Speech-Language Pathologists and Audiologists



Speech-language pathologists and audiologists help people who have speech and hearing disorders. They identify the problem and use tests to further evaluate it. Speech-language pathologists, who are also called speech therapists, try to improve the speech and language skills of clients with communications disorders. Audiologists perform tests to measure the hearing ability of clients, who may range in age from the very young to the very old. Since it is not uncommon for clients to require assistance for both speech...

Quick Facts


Median Salary



Employment Prospects



Minimum Education Level

Master's Degree



Clinical fieldwork or practicum required



Public Speaking


Personality Traits



The U.S. Department of Labor reports that in May 2019 speech-language pathologists earned a median annual salary of $79,120. Salaries ranged from to less than $49,840 to more than $121,260. Audiologists earned a median annual salary of $77,600. The lowest paid 10 percent of these workers earned less than $54,010, while the highest paid 10 percent earned $120,750 or more per year. Geographic loc...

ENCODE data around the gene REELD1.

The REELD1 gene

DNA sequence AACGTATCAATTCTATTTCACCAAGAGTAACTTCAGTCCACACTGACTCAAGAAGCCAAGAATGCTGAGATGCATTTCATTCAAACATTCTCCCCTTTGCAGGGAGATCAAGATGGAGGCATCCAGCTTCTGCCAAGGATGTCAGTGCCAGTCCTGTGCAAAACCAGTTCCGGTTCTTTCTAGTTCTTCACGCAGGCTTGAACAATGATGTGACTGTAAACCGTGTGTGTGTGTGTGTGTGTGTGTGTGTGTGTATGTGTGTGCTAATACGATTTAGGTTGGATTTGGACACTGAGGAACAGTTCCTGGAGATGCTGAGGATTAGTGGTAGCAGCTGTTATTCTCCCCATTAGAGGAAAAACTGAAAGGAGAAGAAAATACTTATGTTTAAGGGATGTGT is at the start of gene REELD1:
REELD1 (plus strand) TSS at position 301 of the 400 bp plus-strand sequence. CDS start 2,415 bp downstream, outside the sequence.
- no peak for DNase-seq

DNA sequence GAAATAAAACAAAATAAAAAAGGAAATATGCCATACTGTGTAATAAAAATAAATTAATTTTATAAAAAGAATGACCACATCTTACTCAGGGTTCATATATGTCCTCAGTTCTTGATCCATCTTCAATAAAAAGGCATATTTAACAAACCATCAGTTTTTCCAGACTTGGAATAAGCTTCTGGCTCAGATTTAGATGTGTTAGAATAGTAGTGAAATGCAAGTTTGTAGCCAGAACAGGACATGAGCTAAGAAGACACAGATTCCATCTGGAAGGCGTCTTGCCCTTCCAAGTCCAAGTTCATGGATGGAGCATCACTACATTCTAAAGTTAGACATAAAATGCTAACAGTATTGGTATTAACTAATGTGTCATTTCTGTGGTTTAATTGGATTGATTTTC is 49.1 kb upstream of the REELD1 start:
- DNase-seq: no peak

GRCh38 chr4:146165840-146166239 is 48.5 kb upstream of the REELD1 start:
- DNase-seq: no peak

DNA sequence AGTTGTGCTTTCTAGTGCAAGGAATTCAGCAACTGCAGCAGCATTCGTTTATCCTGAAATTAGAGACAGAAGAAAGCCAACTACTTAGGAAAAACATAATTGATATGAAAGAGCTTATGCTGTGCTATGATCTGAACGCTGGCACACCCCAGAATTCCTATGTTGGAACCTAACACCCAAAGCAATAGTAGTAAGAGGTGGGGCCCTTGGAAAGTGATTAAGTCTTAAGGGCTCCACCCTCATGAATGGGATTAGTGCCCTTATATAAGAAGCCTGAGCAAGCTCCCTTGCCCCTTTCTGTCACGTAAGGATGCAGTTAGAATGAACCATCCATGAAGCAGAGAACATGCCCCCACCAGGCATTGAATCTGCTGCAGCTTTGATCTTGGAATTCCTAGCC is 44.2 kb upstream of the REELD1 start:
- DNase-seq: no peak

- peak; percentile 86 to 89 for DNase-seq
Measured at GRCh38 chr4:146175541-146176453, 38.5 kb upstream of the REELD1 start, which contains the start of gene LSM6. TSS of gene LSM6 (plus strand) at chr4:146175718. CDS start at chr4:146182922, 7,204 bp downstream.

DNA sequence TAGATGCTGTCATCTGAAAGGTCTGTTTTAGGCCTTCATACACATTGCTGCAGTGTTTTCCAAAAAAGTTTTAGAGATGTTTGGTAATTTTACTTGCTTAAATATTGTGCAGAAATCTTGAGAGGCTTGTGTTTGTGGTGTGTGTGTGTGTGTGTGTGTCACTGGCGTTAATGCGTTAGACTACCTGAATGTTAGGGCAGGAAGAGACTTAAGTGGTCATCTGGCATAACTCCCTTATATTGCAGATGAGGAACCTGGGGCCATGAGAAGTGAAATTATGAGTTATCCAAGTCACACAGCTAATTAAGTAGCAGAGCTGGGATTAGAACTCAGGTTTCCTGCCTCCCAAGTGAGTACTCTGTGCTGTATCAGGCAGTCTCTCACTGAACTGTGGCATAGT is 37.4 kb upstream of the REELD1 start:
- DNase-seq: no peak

Work Environment

Most speech-language pathologists and audiologists work 40 hours a week at a desk or table in clean comfortable surroundings. Speech-language pathologists and audiologists who focus on research, however, may work longer hours. The job is not physically demanding but does require attention to detail and intense concentration. The emotional needs of clients and their families may be demanding.


Population growth, lengthening life spans, growing awareness of speech-language disorders (such as stuttering) in young children, and increased public awareness of the problems associated with communicative disorders indicate a highly favorable employment outlook for well-qualified personnel. The U.S. Department of Labor predicts that employment for speech-language pathologists will grow much f...